By Charles Jay
PacMoney – Marketing, Millions and Manny Pacquiao
Most professional fighters may be concerned with where they stand in the rankings as they are laid out by the WBC, WBA, IBF, etc. If you’re really good, you are a “contender” in the pound-for-pound rankings. But when you’re in the rarefied air that Manny Pacquiao occupies, there are other “ranking systems” with more significance.
Credit : Chris Farina – Top Rank
Is it alphabet soup? No, not at all. In fact, it’s a lot more about numbers than it is about letters. Entities like Forbes and Sports Illustrated carry more weight as it reflects what the overall game is about at this point in time:
That is to say, Manny and money.
And make no mistake, Pacquiao is holding his own in THESE rankings.
The Forbes Celebrity 100 is a measurement of the one hundred most powerful celebrities. There are a lot of factors that go into compiling the ranking, including income, major press exposure, internet searches and impact on social media. In 2009, Pacquiao was #57 in the list, ranked just behind Jim Carrey and ahead of Sarah Jessica Parker. In 2010 he had climbed up a couple of spots to #55, in back of country star Kenny Chesney and ahead of worldwide icon Tom Cruise.
Curiously, he doesn’t show up on the list this year, but that is not to say he is being ignored by Forbes. Pacquiao is rated in a tie for 24th among the world’s fifty highest-paid athletes as determined by that publication, with listed earnings of $25 million. That’s less of a figure than ESPN The Magazine ascribed to Pacquiao, as they estimated him to have ring earnings of $32 million for 2010.
Sports Illustrated has him even higher. Of course, SI counts not just income generated as a direct result of “on-field” performance but also appearances, endorsement money and other ancillaries. Pacquiao is fourth on SI’s “Fortunate 50,” their own list of the fifty highest-earning athletes, with an estimated income of $52.5 million. he is the only boxer on the list. Overall, he is fourth, ranking only behind Tiger Woods, Phil Mickelson and Roger Federer.
Pacquiao is also second (up from fifth last year) in the “International 20,” which includes only those athletes who are non-American, trailing only Federer, the tennis legend who has scored sixteen grand slam victories. And he’s not far behind at all – only $281,000 worth – and in terms of momentum, he’s moving at a rate that should see him pass Federer in next year’s survey. Pacquiao places ahead of a rather impressive group of athletes: Formula One drivers Fernando Alonso, Lewis Hamilton and Michael Schumacher, soccer superstars David Beckham, Lionel Messi and Christiano Ronaldo, tennis player Rafael Nadal, hoopsters Yao Ming and Dirk Nowitzki, and Ichiro Suzuki of the Seattle Mariners.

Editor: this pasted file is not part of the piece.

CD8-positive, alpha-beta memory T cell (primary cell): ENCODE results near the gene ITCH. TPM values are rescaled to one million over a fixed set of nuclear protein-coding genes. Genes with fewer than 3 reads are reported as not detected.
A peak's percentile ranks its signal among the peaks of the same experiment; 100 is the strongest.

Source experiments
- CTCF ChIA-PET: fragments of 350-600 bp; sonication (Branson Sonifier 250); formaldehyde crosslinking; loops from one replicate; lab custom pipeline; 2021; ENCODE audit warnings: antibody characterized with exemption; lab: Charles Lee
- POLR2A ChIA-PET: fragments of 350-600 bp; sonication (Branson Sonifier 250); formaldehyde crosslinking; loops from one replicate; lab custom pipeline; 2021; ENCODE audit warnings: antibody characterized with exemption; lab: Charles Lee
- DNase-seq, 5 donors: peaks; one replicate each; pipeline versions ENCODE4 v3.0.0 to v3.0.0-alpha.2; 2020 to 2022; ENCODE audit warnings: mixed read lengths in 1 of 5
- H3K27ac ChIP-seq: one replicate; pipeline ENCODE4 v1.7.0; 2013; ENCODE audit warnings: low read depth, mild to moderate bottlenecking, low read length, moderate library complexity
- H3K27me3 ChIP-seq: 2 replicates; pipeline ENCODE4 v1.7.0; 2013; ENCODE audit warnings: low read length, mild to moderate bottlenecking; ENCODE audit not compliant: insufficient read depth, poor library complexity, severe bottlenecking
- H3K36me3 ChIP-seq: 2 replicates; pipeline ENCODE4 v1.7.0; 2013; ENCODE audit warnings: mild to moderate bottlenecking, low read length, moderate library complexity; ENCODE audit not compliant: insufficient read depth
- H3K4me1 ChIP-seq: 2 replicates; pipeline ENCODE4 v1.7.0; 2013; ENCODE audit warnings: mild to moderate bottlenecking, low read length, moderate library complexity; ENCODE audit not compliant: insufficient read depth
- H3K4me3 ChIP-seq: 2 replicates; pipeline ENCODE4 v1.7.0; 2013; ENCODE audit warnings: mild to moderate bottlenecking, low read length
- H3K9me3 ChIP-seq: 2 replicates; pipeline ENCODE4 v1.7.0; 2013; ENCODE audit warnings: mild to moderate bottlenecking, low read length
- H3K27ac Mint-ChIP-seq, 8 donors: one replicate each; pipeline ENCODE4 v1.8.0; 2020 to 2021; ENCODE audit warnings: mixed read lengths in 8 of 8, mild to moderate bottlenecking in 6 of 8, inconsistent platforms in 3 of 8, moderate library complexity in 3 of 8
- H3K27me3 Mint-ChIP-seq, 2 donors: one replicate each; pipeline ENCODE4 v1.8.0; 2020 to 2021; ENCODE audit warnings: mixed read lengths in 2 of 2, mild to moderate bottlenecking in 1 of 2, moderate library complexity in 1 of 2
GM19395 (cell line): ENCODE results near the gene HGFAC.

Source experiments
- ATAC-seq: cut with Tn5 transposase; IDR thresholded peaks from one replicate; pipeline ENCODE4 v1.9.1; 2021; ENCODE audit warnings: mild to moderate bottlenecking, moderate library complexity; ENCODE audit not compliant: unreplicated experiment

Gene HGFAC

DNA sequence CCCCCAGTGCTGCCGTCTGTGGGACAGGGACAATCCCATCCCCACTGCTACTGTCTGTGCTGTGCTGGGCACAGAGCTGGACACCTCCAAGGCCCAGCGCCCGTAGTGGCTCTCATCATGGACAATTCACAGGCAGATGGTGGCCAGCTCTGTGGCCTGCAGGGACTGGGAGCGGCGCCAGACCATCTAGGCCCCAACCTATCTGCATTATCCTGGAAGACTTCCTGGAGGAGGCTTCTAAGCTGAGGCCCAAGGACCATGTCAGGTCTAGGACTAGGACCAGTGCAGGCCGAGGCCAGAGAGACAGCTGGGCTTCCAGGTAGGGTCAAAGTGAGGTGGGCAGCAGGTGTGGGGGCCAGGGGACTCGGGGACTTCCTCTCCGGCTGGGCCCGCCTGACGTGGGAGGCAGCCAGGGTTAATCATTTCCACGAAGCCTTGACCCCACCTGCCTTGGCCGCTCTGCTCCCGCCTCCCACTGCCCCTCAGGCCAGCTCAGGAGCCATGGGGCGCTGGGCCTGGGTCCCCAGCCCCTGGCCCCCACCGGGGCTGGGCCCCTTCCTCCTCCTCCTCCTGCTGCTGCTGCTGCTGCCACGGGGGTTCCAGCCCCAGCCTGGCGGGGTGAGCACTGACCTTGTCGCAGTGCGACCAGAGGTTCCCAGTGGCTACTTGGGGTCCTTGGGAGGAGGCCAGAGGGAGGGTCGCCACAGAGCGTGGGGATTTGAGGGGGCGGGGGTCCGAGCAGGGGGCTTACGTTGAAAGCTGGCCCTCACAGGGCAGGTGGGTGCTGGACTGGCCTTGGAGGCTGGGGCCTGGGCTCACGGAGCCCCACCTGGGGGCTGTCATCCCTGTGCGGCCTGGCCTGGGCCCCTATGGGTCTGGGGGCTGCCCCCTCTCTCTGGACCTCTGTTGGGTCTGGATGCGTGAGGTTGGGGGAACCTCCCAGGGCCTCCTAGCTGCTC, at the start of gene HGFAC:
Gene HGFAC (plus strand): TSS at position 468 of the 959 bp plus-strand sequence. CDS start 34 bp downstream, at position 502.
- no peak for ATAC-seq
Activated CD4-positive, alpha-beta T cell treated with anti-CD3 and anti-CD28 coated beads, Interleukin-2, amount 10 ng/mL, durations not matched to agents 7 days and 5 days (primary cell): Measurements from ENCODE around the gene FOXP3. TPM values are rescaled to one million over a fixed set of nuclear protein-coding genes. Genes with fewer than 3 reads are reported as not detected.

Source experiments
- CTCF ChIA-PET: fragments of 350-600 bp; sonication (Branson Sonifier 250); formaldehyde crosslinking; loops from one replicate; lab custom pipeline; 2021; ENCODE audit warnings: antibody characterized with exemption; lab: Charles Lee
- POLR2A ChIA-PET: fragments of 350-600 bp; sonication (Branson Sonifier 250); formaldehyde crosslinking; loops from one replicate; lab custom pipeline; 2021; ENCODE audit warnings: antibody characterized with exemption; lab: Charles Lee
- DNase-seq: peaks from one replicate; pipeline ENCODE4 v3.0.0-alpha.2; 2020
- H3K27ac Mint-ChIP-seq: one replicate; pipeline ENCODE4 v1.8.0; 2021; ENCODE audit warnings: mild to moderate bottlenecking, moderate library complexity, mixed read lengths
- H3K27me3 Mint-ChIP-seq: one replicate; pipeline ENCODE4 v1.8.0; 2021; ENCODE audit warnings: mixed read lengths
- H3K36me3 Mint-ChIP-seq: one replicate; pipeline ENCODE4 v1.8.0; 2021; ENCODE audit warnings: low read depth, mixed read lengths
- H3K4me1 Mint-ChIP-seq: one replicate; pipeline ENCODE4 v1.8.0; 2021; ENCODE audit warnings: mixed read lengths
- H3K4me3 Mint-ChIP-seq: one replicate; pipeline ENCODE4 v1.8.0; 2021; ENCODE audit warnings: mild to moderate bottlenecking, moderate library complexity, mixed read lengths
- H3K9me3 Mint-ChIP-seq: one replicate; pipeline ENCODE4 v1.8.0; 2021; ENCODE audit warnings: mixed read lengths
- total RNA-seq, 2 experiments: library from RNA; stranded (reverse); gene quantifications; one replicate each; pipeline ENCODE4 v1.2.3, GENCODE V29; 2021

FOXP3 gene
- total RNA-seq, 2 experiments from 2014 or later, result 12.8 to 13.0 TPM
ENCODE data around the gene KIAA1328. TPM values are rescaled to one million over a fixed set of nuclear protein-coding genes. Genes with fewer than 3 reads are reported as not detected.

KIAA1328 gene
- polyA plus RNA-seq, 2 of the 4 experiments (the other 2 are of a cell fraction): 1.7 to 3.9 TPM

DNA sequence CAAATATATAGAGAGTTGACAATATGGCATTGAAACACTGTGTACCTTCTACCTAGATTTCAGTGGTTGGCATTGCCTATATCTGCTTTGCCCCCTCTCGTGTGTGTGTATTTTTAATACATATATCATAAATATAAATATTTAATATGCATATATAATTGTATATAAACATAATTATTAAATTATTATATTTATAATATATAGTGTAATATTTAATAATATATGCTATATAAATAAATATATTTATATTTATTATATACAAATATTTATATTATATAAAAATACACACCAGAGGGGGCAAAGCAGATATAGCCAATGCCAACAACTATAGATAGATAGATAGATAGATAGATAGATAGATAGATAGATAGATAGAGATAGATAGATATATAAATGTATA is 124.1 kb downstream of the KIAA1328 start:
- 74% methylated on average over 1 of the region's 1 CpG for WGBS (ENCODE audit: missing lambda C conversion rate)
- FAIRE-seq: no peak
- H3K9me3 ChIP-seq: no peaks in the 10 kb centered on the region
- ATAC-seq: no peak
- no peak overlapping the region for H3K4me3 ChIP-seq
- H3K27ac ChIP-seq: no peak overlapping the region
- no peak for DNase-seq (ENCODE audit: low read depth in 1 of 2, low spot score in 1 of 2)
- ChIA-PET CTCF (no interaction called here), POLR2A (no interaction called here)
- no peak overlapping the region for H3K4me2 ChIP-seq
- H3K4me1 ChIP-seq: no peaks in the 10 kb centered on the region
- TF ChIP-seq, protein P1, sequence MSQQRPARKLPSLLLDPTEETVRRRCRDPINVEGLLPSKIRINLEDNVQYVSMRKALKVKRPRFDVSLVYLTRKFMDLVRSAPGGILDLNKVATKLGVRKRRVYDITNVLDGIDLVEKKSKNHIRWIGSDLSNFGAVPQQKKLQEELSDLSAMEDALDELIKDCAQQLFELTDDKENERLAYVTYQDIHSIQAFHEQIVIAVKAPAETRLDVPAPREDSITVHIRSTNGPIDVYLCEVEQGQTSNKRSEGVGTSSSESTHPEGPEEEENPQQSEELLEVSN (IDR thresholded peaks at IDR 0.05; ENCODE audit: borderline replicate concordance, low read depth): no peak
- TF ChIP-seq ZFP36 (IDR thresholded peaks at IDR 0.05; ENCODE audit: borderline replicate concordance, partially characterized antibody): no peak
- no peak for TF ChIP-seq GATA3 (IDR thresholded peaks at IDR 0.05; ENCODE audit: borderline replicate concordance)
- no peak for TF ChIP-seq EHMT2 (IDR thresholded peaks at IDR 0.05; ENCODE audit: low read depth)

SI.com offers yet another estimate of income, stating that Pacquiao earned $20 each for the fights against Joshua Clottey and Antonio Margarito last year. What is interesting to note is that by SI’s figures, if he had engaged in another pay-per-view fight during 2010, he would have easily overtaken Federer, Mickelson and Woods for the #1 spot in the “Fortunate 50.”
In terms of Forbes’ “highest-paid” list, Pacquiao is the only professional boxer. He may not be in a position to knock out Floyd Mayweather in the ring quite yet, but he KO’d Mayweather for that top spot among fighters. Mayweather, of course, didn’t help himself much by being inactive for a 13-month period.
For those who are curious as to what Pacquiao is actually worth, some insights might be found within the declarations that are required, as per the elective public office he currently holds in the Philippines.
On the basis of an “SALN” – the statement of assets, liabilities and net worth – that all representatives must put forward, it was revealed that Pacquiao was worth slightly more than one billion pesos (P1 billion), which translates into roughly 23.5 million U.S. dollars. That puts him at the top of a ranking that has some value, if only for amusement’s sake, in that he is certifiably the richest Filipino congressman, and by all accounts it is a very sizable margin.
We’re expecting that margin to get bigger with each passing month.
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